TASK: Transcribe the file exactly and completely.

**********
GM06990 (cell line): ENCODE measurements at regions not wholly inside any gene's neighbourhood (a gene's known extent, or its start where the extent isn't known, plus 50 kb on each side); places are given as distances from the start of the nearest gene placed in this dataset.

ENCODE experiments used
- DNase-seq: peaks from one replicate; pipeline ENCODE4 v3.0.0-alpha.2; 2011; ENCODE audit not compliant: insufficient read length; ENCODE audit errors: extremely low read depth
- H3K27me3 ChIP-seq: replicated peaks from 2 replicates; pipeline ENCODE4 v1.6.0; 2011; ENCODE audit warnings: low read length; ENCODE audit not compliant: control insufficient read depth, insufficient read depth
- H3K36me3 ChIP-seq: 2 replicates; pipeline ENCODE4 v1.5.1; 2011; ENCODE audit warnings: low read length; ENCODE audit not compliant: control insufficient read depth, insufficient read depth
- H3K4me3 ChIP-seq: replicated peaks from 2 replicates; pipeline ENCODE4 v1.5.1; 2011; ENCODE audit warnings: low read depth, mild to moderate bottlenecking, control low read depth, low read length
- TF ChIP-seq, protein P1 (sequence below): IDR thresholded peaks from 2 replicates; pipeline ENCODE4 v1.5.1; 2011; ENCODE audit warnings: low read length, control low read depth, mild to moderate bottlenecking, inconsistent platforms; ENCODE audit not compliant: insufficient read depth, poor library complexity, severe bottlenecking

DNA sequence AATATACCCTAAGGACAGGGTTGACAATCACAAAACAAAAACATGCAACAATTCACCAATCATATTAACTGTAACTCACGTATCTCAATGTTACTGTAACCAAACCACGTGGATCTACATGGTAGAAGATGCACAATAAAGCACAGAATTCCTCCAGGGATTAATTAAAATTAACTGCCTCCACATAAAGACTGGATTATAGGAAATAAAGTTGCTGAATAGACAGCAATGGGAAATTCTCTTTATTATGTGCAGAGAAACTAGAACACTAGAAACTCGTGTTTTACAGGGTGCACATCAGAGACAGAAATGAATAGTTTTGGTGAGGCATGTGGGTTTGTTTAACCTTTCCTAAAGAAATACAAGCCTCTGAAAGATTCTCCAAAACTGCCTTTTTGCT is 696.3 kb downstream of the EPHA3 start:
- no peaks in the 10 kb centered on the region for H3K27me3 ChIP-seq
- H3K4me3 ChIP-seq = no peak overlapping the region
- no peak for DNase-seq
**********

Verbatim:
GM06990 (cell line): ENCODE measurements at regions not wholly inside any gene's neighbourhood (a gene's known extent, or its start where the extent isn't known, plus 50 kb on each side); places are given as distances from the start of the nearest gene placed in this dataset.

ENCODE experiments used
- DNase-seq: peaks from one replicate; pipeline ENCODE4 v3.0.0-alpha.2; 2011; ENCODE audit not compliant: insufficient read length; ENCODE audit errors: extremely low read depth
- H3K27me3 ChIP-seq: replicated peaks from 2 replicates; pipeline ENCODE4 v1.6.0; 2011; ENCODE audit warnings: low read length; ENCODE audit not compliant: control insufficient read depth, insufficient read depth
- H3K36me3 ChIP-seq: 2 replicates; pipeline ENCODE4 v1.5.1; 2011; ENCODE audit warnings: low read length; ENCODE audit not compliant: control insufficient read depth, insufficient read depth
- H3K4me3 ChIP-seq: replicated peaks from 2 replicates; pipeline ENCODE4 v1.5.1; 2011; ENCODE audit warnings: low read depth, mild to moderate bottlenecking, control low read depth, low read length
- TF ChIP-seq, protein P1 (sequence below): IDR thresholded peaks from 2 replicates; pipeline ENCODE4 v1.5.1; 2011; ENCODE audit warnings: low read length, control low read depth, mild to moderate bottlenecking, inconsistent platforms; ENCODE audit not compliant: insufficient read depth, poor library complexity, severe bottlenecking

DNA sequence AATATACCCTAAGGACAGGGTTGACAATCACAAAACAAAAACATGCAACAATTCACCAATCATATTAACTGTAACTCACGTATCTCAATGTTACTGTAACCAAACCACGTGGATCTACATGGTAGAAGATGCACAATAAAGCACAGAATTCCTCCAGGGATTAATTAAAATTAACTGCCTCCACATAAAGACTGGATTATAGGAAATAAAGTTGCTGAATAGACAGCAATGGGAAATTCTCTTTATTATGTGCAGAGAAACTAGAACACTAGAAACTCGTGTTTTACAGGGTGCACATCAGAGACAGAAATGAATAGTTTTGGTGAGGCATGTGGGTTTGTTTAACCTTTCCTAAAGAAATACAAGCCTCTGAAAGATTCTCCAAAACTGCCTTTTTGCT is 696.3 kb downstream of the EPHA3 start:
- no peaks in the 10 kb centered on the region for H3K27me3 ChIP-seq
- H3K4me3 ChIP-seq = no peak overlapping the region
- no peak for DNase-seq